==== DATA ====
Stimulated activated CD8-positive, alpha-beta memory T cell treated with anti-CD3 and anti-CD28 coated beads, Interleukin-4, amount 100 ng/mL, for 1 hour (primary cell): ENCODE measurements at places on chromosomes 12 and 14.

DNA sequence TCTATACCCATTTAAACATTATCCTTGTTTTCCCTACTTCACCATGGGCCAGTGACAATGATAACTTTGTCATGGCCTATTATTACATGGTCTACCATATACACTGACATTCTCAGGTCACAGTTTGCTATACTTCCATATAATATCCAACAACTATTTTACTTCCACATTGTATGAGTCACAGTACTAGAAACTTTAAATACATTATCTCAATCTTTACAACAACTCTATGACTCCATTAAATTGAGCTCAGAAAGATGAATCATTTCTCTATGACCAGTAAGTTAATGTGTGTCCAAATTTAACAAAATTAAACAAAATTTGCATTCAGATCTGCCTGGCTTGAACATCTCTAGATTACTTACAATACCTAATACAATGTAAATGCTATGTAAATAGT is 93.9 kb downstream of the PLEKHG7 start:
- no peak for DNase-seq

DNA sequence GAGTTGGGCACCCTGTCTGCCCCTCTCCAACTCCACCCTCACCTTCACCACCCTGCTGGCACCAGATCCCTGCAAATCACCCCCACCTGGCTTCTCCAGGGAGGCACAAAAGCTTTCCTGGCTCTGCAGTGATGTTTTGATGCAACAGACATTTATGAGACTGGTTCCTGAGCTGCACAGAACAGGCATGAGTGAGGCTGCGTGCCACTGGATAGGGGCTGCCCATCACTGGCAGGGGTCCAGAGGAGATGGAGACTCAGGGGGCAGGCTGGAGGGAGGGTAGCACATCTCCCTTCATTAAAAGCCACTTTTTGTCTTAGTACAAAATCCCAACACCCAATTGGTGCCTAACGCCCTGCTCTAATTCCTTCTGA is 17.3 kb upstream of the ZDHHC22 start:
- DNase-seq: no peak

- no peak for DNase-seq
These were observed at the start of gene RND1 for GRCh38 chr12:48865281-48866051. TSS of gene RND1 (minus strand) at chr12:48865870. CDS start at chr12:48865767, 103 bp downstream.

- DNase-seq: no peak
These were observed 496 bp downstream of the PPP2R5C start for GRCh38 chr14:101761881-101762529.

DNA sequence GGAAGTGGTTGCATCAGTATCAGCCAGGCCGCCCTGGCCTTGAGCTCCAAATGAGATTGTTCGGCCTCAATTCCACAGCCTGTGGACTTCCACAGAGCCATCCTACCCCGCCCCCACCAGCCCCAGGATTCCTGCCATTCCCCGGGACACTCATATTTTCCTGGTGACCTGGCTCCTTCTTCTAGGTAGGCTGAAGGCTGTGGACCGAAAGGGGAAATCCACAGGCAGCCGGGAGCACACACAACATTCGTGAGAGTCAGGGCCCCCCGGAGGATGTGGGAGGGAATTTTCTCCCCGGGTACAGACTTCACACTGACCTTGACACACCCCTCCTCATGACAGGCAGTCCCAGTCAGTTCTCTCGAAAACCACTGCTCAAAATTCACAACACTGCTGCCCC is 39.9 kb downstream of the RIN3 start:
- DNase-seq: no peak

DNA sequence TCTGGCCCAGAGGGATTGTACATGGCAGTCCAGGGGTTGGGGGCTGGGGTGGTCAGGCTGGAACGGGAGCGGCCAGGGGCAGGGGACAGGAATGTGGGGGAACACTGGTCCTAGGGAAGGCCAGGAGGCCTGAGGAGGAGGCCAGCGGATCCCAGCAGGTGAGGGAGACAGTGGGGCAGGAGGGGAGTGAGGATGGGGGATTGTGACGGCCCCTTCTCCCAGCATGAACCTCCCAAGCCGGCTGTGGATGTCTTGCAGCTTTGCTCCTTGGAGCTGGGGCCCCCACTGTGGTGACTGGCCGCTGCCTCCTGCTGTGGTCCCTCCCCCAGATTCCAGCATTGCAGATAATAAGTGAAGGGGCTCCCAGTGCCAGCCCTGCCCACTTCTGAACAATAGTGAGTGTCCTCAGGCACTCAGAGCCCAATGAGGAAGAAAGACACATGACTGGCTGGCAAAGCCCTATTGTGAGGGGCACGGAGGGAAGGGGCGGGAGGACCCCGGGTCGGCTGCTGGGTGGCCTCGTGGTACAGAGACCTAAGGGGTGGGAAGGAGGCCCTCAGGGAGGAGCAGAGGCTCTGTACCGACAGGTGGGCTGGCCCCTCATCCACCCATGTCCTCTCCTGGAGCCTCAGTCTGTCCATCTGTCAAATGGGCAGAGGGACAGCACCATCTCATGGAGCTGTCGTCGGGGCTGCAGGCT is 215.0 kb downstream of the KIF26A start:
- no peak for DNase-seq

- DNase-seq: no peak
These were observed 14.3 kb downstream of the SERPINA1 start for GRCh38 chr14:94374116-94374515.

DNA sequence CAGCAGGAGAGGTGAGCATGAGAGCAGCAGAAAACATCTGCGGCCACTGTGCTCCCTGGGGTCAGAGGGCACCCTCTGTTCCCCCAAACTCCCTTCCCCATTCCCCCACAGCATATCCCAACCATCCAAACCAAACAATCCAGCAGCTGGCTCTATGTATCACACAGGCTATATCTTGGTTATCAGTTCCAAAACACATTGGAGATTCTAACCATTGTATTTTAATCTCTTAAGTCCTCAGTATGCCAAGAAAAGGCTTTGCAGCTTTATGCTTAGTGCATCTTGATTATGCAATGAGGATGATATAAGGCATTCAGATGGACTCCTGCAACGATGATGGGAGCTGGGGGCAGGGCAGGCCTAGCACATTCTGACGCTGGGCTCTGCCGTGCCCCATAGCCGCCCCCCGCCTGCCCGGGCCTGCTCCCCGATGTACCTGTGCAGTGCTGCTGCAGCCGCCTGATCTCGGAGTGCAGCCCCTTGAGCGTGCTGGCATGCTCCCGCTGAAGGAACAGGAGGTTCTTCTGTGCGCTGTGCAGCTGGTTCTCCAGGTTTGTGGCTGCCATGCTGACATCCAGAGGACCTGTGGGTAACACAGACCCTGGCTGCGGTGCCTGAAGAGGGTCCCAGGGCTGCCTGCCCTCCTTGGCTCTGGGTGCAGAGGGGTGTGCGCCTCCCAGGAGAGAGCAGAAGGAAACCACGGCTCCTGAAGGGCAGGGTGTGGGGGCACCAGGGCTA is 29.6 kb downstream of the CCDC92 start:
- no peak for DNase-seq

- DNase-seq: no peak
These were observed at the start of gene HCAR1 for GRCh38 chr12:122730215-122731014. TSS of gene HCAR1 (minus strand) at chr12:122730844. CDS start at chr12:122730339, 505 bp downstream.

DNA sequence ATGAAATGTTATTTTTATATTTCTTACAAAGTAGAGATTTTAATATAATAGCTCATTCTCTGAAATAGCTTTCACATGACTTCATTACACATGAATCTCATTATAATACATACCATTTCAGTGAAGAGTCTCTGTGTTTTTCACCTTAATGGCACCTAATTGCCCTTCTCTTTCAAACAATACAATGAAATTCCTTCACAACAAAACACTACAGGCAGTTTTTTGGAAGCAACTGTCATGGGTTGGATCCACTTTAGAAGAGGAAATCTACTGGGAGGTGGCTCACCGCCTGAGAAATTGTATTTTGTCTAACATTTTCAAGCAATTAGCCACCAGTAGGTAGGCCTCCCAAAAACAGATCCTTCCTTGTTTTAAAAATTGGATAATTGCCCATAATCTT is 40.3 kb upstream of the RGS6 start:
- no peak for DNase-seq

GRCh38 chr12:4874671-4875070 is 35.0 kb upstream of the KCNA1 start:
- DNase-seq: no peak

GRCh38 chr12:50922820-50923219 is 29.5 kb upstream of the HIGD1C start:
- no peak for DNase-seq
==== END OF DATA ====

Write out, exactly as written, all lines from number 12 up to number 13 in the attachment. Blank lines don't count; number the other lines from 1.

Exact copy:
DNA sequence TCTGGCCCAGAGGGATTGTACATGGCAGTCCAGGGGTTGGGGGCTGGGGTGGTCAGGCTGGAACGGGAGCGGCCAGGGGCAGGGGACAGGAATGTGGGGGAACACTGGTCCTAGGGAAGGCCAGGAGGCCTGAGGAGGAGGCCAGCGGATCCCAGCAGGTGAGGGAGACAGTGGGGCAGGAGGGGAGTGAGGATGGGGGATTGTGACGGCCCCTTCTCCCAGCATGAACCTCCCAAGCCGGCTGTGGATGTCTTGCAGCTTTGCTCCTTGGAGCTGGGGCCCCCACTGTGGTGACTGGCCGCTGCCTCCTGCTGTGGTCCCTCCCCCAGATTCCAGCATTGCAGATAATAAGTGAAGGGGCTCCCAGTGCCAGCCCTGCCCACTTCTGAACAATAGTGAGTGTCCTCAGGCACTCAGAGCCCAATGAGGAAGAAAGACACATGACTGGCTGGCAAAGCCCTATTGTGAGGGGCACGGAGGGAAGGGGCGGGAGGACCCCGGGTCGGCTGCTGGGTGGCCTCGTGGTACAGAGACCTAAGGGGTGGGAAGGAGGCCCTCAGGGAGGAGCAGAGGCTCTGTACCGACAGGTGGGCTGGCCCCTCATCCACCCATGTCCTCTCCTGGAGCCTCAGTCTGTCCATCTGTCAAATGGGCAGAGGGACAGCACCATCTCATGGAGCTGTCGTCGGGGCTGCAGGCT is 215.0 kb downstream of the KIF26A start:
- no peak for DNase-seq